cell phones manufactured in 2012. Electronics are packed with toxic chemicals—arsenic, lead, and poly-brominated flame retardants.
That’s how short the average American keeps a cell phone.
Most of our e-waste ends up in landfills—both at home and in the developing world—where toxic metals leach into the environment.
Even when recycled, a significant amount of electronic material cannot be recovered.
literally tons of electronics because people don’t know how to fix them.
millions of people who need one go without a cell phone.
in the world, especially in developing countries, to handle all the electronics we’re throwing away.
we'd create skilled jobs and give poor communities around the world access to low-cost technology.
When electronics end up in landfills, toxics like lead, mercury, and cadmium leach into the soil and water.
The electronic waste problem is huge: More than 20 million tons of e-waste are produced every year. Americans alone generate about 3.4 million tons of e-waste per year. If you put every blue whale alive today on one side of a scale and one year of US e-waste on the other, the e-waste would be heavier.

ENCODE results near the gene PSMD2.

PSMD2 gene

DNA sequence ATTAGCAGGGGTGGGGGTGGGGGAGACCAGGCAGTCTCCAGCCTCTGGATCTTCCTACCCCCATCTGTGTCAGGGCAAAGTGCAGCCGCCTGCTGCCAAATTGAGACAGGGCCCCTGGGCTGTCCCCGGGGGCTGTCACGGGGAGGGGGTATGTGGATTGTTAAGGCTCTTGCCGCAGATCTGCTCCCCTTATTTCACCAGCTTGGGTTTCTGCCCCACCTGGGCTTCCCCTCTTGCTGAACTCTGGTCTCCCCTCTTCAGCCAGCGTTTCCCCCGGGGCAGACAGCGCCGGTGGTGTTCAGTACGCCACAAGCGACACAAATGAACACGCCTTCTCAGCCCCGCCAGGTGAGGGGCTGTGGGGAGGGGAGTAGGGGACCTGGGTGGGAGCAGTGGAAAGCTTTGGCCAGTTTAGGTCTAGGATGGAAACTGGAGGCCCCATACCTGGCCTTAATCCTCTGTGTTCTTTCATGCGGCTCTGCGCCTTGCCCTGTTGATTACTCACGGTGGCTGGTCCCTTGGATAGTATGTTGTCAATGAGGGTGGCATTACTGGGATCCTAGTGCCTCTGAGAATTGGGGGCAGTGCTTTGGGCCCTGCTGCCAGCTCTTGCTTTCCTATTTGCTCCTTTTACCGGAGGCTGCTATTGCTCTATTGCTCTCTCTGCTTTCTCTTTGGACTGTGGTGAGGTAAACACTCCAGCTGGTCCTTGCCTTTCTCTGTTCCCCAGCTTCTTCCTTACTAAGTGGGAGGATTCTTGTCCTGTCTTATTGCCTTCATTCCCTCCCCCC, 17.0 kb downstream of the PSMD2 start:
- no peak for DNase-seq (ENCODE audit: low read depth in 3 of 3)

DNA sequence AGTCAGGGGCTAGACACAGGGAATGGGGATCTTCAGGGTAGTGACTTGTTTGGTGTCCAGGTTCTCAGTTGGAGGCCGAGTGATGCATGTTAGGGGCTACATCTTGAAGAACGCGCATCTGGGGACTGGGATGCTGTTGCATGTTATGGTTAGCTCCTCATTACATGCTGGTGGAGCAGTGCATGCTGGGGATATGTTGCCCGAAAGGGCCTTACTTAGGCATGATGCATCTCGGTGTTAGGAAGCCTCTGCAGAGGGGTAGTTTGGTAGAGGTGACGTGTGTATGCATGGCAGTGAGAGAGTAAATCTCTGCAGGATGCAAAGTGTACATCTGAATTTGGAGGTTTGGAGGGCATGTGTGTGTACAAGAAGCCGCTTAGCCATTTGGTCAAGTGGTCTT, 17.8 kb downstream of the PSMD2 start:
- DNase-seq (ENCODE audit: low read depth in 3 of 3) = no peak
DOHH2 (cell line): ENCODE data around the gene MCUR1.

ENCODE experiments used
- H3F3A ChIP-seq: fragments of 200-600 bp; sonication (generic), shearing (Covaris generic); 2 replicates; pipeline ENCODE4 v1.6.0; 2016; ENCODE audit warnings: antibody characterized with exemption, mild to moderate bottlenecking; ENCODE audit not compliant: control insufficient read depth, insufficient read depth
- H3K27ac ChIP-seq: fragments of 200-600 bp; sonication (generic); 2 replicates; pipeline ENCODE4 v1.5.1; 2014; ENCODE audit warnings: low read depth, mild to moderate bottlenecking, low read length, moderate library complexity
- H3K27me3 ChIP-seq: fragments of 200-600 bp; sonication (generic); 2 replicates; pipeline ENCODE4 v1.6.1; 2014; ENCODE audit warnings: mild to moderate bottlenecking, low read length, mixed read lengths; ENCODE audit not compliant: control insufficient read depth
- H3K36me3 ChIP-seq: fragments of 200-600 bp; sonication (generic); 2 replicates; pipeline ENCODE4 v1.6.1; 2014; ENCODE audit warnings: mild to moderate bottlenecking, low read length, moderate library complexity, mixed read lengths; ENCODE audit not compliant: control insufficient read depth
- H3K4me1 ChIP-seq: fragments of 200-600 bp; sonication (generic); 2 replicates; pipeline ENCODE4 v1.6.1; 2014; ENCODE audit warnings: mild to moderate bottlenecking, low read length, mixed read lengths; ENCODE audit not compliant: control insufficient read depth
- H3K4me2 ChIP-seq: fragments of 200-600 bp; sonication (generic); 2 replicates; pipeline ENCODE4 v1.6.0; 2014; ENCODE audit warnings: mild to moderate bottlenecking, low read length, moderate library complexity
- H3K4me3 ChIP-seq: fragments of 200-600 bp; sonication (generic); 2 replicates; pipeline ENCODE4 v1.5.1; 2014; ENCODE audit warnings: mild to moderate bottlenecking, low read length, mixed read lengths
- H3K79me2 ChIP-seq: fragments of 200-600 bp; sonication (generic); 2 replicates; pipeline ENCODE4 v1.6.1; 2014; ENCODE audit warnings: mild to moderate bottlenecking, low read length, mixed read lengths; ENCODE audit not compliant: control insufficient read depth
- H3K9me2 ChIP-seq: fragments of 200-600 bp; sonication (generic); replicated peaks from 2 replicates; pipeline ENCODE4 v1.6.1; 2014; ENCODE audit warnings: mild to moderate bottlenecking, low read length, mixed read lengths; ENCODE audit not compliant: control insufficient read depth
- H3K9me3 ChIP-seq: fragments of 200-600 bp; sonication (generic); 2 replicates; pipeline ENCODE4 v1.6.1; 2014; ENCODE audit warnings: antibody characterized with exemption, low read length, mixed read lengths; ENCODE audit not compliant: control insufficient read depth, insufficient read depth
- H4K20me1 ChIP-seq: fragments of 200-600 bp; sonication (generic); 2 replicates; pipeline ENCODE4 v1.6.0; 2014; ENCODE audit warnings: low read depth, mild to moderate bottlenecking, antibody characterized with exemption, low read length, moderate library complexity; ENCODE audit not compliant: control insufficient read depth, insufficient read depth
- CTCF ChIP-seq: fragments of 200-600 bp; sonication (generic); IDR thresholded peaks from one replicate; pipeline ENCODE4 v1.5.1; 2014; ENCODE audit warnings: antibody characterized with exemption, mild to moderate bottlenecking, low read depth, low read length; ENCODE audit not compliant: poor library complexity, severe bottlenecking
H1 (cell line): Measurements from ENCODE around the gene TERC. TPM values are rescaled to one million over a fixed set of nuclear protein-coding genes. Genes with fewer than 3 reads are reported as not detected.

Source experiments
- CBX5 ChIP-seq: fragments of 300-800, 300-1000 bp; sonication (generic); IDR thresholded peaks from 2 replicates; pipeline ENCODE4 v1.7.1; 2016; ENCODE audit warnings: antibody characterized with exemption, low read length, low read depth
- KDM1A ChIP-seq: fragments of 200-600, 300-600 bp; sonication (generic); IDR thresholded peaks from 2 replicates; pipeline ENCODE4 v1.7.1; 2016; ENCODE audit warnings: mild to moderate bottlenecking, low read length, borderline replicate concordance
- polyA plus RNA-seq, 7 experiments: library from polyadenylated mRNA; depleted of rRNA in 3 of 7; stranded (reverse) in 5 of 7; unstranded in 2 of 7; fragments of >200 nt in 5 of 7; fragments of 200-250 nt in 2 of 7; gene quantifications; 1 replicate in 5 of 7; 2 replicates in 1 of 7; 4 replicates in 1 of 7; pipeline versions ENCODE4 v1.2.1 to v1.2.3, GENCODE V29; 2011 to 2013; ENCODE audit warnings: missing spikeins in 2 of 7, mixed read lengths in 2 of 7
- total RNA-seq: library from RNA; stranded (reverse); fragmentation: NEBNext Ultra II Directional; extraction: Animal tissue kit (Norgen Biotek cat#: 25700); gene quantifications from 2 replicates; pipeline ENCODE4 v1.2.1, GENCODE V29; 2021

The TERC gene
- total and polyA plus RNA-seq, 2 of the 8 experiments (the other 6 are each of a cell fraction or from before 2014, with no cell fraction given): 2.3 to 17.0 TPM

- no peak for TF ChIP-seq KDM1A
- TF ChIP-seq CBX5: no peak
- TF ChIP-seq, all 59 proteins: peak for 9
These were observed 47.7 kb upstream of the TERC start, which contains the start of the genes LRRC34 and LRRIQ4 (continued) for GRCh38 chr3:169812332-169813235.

Some e-waste is shipped overseas, where it is burned for scrap by kids in junkyards. We visited a scrapyard in Accra, Ghana and met some really good kids in a bad situation. They didn’t know how toxic their job really is.
Even so, encouraging a global market for used electronics does more good than harm:
Global consumption of electronics is increasing. Every year we create more e-waste than before. At least 50% of Africa’s e-waste comes from within the continent. China discards 160 million electronic devices a year.
We create too much e-waste and reuse way too little.
We need more e-waste repair and refurbishment, worldwide. We need to take a page from the book of expert repair folks in developing countries and reuse every part we possibly can. We need to stop throwing away computers that could be fixed with a 25-cent part.
What’s stopping us? Bad repair manuals are a big factor. Every gadget is different. The harder it is to figure out the problem, the more likely someone is to give up and decide to replace the machine instead.
Know how to fix something? Teach the world. Help us write a free repair manual for every thing.
Take the Repair Pledge and promise to fix the things you own. Every thing you repair is one less piece of trash added to the waste stream.
Got a stash of broken stuff in your garage? Donate a device to iFixit's Technical Writing Project so students from all over the country can make repair guides.